You shouldn’t judge a book by its cover...usually...but Half Past Peculiar has a beautifully creepy cover to match the mysterious tales inside of missing pets and a mysterious house owned by the Mordreds (even the name is creepy!). 

Set to release on July 7, 2020, the first installment of the Scholastic Finder Keeper’s series will hook you from the jump. The story follows twins Esmerelda and Atticus Fetch who, after the dog disappeared years ago, find lost pets for their neighbors. From frogs to ferrets to dogs, Esmerelda and Atticus follow maps, information from books, and common sense pet clues to find these lost and beloved pets and return them to their anxious owners. 

As the story unfolds, Illustrator Dustin Nguyen creates thrilling comics of the twins’ pet rescue adventures, all the while sacrificing their homework time to look for their own lost dog. But don’t tell their adventurous mom who is away collecting artifacts for the museum. Within the narrative, Fridolphs and Nguyen show readers letters and postcards from the twins’ mom as another example of the immersion into the story. 

It seems like an easy job for the twins  to find lost pets until one mysterious lost flyer for a dog shows up in the basement and leads them to an unfriendly house with its own secret. 

*I received this copy from Scholastic in exchange for an honest review.*

Saturday, June 6, 2020

Review: True Hauntings: Deadly Disasters

True Hauntings: Deadly Disasters πŸ‘»

Dinah Wiliams 

First of all, seeing the cover of this book took me back to my elementary school days waiting for the Scholastic Book Fair to come to my school because I would totally buy all of the horror books. Today, as an adult in my thirties, I still love horror, and I was so excited to read this one!

Set to release on July 7, 2020, Dinah Williams presents ten gruesomely tragic stories across the globe. From the deadly 2011 Japanese tsunami to the 1911 Triangle Shirtwaist Fire, Williams tells the stories of tragic accidents that left behind hundreds, if not thousands, of restless spirits.

Marketed for 8-12 years olds, I often yelled out “gross” or “eww” while reading, but I know I would have loved it even more as a kid. Williams also provides related facts and tidbits throughout the book which made me pull out my laptop and research. While I do wish the book provided photos of some of the supposed ghosts caught on camera, I looked each story up myself to find the evidence to support each tragedy.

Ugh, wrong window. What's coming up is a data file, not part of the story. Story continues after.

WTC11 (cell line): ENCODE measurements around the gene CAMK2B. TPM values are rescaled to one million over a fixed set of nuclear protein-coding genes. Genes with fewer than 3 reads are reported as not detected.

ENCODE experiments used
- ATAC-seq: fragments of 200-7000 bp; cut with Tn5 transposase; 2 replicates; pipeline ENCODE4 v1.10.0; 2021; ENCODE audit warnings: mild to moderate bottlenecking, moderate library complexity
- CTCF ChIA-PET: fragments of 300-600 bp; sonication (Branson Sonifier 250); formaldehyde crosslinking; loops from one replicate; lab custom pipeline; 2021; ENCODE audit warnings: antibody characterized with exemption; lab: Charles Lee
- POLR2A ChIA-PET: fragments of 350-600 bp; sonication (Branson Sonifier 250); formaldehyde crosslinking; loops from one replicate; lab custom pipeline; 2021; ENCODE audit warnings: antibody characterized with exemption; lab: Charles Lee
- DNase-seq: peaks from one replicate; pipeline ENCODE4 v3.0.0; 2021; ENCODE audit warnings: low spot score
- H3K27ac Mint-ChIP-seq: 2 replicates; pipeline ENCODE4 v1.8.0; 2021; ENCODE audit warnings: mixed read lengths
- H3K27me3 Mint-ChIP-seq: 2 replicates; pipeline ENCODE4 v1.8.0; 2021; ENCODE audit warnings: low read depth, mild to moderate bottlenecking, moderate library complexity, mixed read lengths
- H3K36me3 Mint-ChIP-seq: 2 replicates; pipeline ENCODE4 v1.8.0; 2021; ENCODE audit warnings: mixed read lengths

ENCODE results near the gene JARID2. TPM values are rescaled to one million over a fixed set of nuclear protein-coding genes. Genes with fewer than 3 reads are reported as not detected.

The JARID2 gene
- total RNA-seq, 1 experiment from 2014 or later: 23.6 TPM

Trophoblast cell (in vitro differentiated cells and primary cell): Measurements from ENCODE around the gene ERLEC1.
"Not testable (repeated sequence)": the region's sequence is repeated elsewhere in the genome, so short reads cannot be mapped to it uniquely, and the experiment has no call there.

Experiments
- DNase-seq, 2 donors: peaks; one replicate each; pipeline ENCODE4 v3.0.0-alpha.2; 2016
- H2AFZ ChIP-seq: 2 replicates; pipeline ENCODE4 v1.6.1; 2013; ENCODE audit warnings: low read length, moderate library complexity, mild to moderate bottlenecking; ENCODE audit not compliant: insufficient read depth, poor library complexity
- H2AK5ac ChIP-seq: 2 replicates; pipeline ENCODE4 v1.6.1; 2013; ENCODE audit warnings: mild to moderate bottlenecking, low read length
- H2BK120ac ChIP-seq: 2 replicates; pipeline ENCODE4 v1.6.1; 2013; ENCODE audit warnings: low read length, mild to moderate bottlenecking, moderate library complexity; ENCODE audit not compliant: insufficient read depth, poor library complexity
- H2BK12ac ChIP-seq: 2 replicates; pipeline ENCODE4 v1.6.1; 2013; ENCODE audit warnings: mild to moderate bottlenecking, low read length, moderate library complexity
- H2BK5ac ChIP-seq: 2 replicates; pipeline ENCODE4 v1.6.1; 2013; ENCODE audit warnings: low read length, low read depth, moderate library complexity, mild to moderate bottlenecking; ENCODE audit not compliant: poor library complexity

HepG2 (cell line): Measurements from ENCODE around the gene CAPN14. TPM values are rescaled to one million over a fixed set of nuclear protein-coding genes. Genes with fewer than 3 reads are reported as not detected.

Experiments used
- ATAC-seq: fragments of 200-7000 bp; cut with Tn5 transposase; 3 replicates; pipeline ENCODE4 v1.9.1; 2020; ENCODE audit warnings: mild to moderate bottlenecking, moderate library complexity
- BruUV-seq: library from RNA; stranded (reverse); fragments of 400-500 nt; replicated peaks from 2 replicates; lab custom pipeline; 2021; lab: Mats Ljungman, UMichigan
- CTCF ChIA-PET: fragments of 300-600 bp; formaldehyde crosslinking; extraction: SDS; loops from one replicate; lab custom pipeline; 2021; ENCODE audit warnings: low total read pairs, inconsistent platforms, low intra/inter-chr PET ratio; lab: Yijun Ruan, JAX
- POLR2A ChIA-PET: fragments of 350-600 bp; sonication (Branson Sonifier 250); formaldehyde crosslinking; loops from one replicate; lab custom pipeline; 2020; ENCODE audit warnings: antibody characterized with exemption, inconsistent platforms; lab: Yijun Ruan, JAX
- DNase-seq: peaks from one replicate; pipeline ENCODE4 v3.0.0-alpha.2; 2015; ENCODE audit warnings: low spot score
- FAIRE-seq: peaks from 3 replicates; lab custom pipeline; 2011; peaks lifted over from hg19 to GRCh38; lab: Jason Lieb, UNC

In the introduction, Williams says that “20%” of people believe in ghosts. Count me as part of that 20%!


Thursday, April 30, 2020

Review: The Summer We Found the Baby by Amy Hest

The Summer We Found the Baby
By Amy Hest
Publication Date: 08/2020
Suggested Retail Price$16.99 / $22.99
Age Range: 10 and up
ISBN: 0763660078

Eleven-year-old Julie Sweet never expected to find a baby on the children's library steps, and she certainly never expected to take the baby home with her and her six-year old sister Martha. But before she can think about what she's doing, she's running towards Belle Beach with a baby in a basket! Martha, who first thinks the baby is a doll, is mad at Julie for not letting her carry the baby, as if that is the biggest problem right now. Twelve-year-old Bruno Ben-Eli is on his way to NYC for his first trip on a train into the city after a secretive letter from his brother who is away in the military. Before he can get to the train, he sees Julie and Martha taking a baby off of the stops and running away. Does he follow the instructions in his brother's letter, or does he follow the girls with the mysterious baby to the beach?

Told in alternating narratives between Julie, Martha, and Bruno, Amy Hest presents a unique situation for these children that proves to be more than meets the eye. Julie, Martha, and Bruno have to face adult-like situations where they have to make tough decisions that only they can process in the moment. Not only do they face a tough situation with this mysterious baby, but Ben learns something new about his brother that changes his entire family.